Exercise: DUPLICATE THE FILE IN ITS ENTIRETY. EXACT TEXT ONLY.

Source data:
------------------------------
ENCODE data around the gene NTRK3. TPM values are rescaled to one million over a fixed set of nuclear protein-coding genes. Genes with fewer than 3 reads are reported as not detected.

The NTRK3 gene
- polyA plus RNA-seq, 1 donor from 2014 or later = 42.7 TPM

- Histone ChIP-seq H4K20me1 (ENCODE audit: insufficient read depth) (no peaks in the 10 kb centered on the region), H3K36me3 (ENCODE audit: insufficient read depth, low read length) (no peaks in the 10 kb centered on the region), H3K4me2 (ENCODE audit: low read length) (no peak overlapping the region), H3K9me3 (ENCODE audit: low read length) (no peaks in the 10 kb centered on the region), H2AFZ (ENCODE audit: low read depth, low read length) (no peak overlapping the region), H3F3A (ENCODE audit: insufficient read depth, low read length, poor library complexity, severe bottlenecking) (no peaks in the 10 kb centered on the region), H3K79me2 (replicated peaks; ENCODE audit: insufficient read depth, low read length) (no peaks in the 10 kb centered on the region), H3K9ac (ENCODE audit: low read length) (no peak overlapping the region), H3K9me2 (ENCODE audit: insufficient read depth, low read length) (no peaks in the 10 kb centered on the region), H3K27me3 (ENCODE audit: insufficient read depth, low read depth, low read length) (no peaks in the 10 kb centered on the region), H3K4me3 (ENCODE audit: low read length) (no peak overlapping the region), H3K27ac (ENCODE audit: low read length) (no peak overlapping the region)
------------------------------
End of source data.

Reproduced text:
ENCODE data around the gene NTRK3. TPM values are rescaled to one million over a fixed set of nuclear protein-coding genes. Genes with fewer than 3 reads are reported as not detected.

The NTRK3 gene
- polyA plus RNA-seq, 1 donor from 2014 or later = 42.7 TPM

- Histone ChIP-seq H4K20me1 (ENCODE audit: insufficient read depth) (no peaks in the 10 kb centered on the region), H3K36me3 (ENCODE audit: insufficient read depth, low read length) (no peaks in the 10 kb centered on the region), H3K4me2 (ENCODE audit: low read length) (no peak overlapping the region), H3K9me3 (ENCODE audit: low read length) (no peaks in the 10 kb centered on the region), H2AFZ (ENCODE audit: low read depth, low read length) (no peak overlapping the region), H3F3A (ENCODE audit: insufficient read depth, low read length, poor library complexity, severe bottlenecking) (no peaks in the 10 kb centered on the region), H3K79me2 (replicated peaks; ENCODE audit: insufficient read depth, low read length) (no peaks in the 10 kb centered on the region), H3K9ac (ENCODE audit: low read length) (no peak overlapping the region), H3K9me2 (ENCODE audit: insufficient read depth, low read length) (no peaks in the 10 kb centered on the region), H3K27me3 (ENCODE audit: insufficient read depth, low read depth, low read length) (no peaks in the 10 kb centered on the region), H3K4me3 (ENCODE audit: low read length) (no peak overlapping the region), H3K27ac (ENCODE audit: low read length) (no peak overlapping the region)